Exercise Options for Patello-femoral Pain
When it comes to exercise prescription there are a few options; home exercise program, gym exercise program, Whole body vibration therapy, or a clinical pilates program. Knowing which one is best for you depends on – the time you have available, what kind of exercise you prefer and whether you need to be supervised of not.
Home Program Exercises for Patello-femoral Pain
For an example of several great hip strength exercises click:
- HERE for 4 great exercises with running physiotherapist Brad Beer.
- HERE for a great hip strength exercise for patello-femoral pain.
- HERE for overhead press exercise.
- HERE for a terrific adductor strengthening exercise which will assist with the treatment and prevention of further patello-femoral pain.
- HERE for a terrific glut medius strengthening exercise.
Clinical Pilates for Patello-femoral Pain
Clinical Pilates can be a great way to start your rehabilitation. During clinical pilates you are supervised by a physiotherapist, ensuring that you are performing the exercise routine correctly, your sets and reps are controlled and supervised by the physiotherapist, there is a core strengthening component and it is very safe.
The clinical reformer can be used to strengthen your calves, quadriceps, hamstrings, hip abductor muscles and deep hip external rotator muscles, all necessary when it comes to rehabilitating patello-femoral pain syndrome.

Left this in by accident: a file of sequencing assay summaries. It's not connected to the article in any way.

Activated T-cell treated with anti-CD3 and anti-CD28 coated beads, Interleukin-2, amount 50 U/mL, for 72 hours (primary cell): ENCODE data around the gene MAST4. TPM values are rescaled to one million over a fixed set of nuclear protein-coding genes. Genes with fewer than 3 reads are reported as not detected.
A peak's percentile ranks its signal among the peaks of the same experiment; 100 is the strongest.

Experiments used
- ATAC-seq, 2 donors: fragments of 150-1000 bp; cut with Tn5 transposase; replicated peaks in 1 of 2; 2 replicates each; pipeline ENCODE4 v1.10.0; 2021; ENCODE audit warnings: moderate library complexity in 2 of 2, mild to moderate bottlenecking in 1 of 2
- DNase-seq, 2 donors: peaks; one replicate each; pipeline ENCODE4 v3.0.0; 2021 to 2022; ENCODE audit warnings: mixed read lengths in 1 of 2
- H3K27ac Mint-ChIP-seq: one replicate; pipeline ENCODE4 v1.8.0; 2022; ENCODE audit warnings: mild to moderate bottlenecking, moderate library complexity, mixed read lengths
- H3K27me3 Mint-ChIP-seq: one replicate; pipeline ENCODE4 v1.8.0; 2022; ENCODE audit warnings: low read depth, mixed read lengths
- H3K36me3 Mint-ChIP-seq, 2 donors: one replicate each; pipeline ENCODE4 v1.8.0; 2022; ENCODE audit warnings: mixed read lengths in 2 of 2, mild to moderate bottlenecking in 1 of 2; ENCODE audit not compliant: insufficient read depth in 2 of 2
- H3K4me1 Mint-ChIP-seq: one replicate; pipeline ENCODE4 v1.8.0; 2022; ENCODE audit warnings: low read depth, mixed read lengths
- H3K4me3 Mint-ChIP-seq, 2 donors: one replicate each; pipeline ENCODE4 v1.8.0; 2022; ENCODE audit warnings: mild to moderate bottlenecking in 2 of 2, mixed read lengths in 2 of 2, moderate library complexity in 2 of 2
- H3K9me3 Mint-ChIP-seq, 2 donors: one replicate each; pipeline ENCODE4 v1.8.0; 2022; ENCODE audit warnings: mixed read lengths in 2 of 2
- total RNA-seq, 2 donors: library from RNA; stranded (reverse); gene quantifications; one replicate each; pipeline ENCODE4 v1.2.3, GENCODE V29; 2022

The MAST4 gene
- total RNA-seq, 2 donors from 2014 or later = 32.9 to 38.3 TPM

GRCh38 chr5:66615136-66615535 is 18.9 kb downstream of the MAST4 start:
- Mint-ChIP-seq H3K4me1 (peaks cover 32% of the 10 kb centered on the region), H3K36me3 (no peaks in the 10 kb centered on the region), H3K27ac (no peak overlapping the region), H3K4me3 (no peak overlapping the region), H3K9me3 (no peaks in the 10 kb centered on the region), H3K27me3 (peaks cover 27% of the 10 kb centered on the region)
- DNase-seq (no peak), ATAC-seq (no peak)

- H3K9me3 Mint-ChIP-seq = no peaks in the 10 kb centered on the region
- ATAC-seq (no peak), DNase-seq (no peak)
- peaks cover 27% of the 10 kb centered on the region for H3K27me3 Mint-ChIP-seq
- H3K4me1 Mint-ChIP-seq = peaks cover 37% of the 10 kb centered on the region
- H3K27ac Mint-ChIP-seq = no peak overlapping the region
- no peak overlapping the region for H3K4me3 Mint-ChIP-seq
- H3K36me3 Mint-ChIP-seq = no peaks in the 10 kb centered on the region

Clinical Pilates Videos: (coming soon)
Double and single leg squat
Standing abduction and skater
Kneeling hip external rotation
Emily Georgopoulos (APAM)
Physiotherapist, Clinical Pilates Instructor
ps. If you are a Gold Coast resident and suffering from knee pain, take the step of getting it comprehensively assessed and correctly daignosed. Say goodbye to pain and injury and hello to your physical best performance by booking your Discover Recover Session today!
(1)Predictors of Hip Internal Rotation During Running Richard B. Souza and Christopher M. Powers Am J Sports Med 2009 37: 579 originally published online December 19, 2008 DOI: 10.1177/0363546508326711
(2) Differences in Hip Kinematics, Muscle Strength, and Muscle Activation Between Subjects With and Without Patellofemoral Pain Richard B. Souza and Christopher M. Powers J Orthop Sports Phys Ther 2009;39(1):12-19. doi:10.2519/ jospt.2009.2885 TA;OMEH:I0 bi
(3) Lee, S., Souza, R., Powers, C. (2011) The influence of hip abductor muscle performance on dynamic postural stability in females with patellofemoral pain. Sports Health. 2011 Sep; 3(5): 455–465. doi: 10.1177/1941738111415006
(4) Dolak, K., Silkman, C., McKeon, M., Hosey, R., Lattermann, C. and Ulh, T. (2011) Hip strengthening prior to functional exercises reduced pain sooner than quadriceps strengthening in females with patellofemoral pain syndrome: a randomized control trial. J Orthop Sports Phys Ther. 2011 Aug;41(8):560-70. doi: 10.2519/jospt.2011.3499
(5) Fukuda TY, Melo WP, Zaffalon BM, Rossetto FM, Magalhães E, Bryk FF, Martin RL (2012) Hip posterolateral musculature strengthening in sedentary women with patellofemoral pain syndrome: a randomized controlled clinical trial with 1-year follow-up.J Orthop Sports Phys Ther. 42(10):823-30.(6) Lack, S., Barton, C., Sohan, O., Crossley, K., Morrissey, D. (2015). Proximal muscle rehabilitation is effector for patellofemoral pain: a systematic review with meta-analysis. Br Jportsmed doi:10.1136/bjsports-2015-094723